“yeah, whatever, I’ll shut up for a while. Have at it, kid.”



Excerpt from my short story "Fury World"

As the planet shook, the creature stirred. It’s massive body, wrapped around the planet’s core like a dog warming it’s belly by the fire, began to expand and contract as it flexed long dormant muscles and tendons. It took stock of it’s extremities; countless tendrils, each many miles long, spread far and wide throughout the planets mantle. Their tips rested amongst underground caverns and fissures, drawing in moisture and minerals that were, for the most part, impossible for any drill to exploit, although a small percentage of the creatures appendages did come within reach of the surface. Still, it had no desire to go up there. It was cold, and barren on the surface. No, it would not travel to the edges of its world. Not unless it had no other choice.
Many years ago, they had come. They had dared to come to it’s world, to change it for their own needs, and to walk upon it as if it was their own. The first time, it had not been ready for them, and once the terra-ships had left, it seemed that their activity had become minimal. The creature, though angered, allowed them to remain. For now. If they respected it’s world, it would respect them.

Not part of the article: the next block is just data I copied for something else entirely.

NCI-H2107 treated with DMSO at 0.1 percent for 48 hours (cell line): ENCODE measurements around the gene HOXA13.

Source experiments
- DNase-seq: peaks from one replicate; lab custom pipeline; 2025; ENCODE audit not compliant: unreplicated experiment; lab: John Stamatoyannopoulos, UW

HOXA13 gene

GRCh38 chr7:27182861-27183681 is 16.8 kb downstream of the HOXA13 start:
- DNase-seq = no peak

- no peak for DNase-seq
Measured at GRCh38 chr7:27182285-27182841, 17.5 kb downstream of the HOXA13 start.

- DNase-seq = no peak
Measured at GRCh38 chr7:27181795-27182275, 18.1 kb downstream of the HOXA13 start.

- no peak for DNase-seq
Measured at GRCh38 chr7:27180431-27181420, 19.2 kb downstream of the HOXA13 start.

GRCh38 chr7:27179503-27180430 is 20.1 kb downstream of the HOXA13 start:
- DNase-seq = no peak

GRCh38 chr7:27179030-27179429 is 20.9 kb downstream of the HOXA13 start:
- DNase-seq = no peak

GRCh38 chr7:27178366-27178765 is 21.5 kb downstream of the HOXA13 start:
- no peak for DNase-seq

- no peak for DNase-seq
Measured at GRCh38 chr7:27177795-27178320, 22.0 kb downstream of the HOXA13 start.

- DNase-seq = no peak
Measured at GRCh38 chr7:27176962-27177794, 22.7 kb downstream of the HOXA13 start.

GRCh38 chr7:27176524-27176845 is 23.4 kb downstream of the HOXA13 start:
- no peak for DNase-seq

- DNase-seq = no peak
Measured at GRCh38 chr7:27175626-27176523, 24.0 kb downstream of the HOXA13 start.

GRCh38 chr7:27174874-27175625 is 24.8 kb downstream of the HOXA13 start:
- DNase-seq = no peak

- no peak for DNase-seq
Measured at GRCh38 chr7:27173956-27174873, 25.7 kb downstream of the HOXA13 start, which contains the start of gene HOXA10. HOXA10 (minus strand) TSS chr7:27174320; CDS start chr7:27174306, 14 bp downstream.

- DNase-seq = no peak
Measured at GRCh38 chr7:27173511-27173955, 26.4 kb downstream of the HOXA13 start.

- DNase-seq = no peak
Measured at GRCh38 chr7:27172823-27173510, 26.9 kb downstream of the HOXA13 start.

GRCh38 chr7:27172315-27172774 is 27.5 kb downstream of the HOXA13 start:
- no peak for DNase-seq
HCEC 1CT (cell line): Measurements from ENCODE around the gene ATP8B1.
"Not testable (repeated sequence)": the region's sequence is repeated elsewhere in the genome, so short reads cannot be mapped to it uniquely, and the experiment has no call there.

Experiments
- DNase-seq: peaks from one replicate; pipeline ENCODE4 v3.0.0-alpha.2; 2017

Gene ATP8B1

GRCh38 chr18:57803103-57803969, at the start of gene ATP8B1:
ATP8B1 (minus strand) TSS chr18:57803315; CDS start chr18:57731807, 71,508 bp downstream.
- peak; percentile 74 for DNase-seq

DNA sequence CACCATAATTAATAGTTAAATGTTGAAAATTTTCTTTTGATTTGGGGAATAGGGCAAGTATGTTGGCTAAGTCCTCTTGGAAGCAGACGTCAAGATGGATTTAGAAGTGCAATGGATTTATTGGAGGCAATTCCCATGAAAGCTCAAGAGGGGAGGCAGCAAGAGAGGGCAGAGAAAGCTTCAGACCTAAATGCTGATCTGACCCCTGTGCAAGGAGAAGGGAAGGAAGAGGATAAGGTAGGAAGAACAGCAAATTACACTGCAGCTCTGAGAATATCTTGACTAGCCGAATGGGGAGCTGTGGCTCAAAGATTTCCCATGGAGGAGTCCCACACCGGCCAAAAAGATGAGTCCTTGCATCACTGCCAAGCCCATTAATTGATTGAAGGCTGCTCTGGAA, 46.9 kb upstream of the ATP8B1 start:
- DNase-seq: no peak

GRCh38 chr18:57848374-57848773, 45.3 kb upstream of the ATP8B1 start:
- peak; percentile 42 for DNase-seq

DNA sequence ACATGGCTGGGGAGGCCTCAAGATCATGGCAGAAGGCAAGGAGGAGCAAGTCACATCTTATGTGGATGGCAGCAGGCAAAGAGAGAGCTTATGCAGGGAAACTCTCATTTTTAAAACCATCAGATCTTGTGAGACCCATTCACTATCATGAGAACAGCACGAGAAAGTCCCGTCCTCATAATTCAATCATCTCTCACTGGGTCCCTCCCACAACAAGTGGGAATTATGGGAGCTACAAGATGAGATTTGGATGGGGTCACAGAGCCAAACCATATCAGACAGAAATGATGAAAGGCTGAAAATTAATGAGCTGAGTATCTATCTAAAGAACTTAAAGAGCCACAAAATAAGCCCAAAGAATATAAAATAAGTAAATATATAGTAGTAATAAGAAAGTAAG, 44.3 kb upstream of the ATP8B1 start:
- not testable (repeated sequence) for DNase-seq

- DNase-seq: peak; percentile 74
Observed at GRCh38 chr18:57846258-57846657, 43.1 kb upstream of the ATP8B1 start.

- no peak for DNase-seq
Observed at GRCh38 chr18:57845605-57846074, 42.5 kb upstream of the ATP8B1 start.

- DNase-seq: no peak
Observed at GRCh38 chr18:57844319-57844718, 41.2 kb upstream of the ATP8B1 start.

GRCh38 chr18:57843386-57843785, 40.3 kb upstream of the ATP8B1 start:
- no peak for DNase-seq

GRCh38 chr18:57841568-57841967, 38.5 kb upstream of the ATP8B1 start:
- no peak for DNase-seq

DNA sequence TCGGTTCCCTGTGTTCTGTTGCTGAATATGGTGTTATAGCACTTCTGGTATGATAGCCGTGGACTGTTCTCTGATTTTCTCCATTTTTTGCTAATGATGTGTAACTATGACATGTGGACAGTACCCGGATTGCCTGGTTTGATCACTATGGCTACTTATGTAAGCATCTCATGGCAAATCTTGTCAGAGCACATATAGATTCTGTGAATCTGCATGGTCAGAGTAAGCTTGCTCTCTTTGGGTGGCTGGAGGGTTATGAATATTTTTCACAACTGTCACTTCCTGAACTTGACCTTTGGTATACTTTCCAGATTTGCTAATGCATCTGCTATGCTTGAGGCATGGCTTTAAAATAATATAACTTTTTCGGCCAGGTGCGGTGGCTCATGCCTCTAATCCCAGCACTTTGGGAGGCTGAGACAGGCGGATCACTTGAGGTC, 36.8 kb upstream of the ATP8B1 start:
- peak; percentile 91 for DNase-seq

Years later, the ships returned, and the creature remained idle no longer. It extended a tendril and plucked the Tau Ceti out of the sky as though it were a child’s toy, but it allowed the other ships to flee, returning to it’s eternal slumber. A warning, then.
But now, they returned a third time. Had they no value for their own lives? Was it’s world so important to them? There were other worlds, uninhabited worlds, ripe for the taking. But they chose to return here once more. It had lain here for millennia, waiting for another of it’s kind to make contact. Perhaps it was the last, it did not know. But there was one thing that it did know - It would no longer tolerate these pathetic mortals to walk upon it’s home, to change it, to pile their waste upon it, to build their structures and land their vessels. They would pay the ultimate price for their transgressions. The creature, enraged, began to dig.


My short story "Lifespan" has been published

My short story "Lifespan" has been published in the new edition of Nebula Rift magazine, available here:  http://www.fictionmagazines.com/shop/nebula-issues/nebula-rift-vol-04-no-01/